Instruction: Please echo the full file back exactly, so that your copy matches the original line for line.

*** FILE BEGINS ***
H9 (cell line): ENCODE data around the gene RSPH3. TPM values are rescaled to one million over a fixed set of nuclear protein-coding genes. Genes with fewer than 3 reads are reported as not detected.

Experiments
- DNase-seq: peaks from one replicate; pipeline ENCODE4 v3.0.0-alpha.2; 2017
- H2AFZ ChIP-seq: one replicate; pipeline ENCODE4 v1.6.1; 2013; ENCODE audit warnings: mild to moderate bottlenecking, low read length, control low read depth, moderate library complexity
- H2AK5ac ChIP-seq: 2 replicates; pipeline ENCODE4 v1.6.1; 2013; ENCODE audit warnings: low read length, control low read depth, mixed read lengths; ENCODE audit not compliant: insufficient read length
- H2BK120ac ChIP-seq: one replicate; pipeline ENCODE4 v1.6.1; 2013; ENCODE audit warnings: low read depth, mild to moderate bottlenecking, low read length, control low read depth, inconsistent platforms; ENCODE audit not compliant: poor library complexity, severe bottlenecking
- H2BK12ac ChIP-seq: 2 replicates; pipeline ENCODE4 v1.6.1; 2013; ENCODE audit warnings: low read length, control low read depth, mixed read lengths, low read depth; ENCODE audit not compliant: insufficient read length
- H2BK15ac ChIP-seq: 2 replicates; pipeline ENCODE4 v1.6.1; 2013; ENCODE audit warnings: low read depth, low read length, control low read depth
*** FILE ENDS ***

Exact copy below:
H9 (cell line): ENCODE data around the gene RSPH3. TPM values are rescaled to one million over a fixed set of nuclear protein-coding genes. Genes with fewer than 3 reads are reported as not detected.

Experiments
- DNase-seq: peaks from one replicate; pipeline ENCODE4 v3.0.0-alpha.2; 2017
- H2AFZ ChIP-seq: one replicate; pipeline ENCODE4 v1.6.1; 2013; ENCODE audit warnings: mild to moderate bottlenecking, low read length, control low read depth, moderate library complexity
- H2AK5ac ChIP-seq: 2 replicates; pipeline ENCODE4 v1.6.1; 2013; ENCODE audit warnings: low read length, control low read depth, mixed read lengths; ENCODE audit not compliant: insufficient read length
- H2BK120ac ChIP-seq: one replicate; pipeline ENCODE4 v1.6.1; 2013; ENCODE audit warnings: low read depth, mild to moderate bottlenecking, low read length, control low read depth, inconsistent platforms; ENCODE audit not compliant: poor library complexity, severe bottlenecking
- H2BK12ac ChIP-seq: 2 replicates; pipeline ENCODE4 v1.6.1; 2013; ENCODE audit warnings: low read length, control low read depth, mixed read lengths, low read depth; ENCODE audit not compliant: insufficient read length
- H2BK15ac ChIP-seq: 2 replicates; pipeline ENCODE4 v1.6.1; 2013; ENCODE audit warnings: low read depth, low read length, control low read depth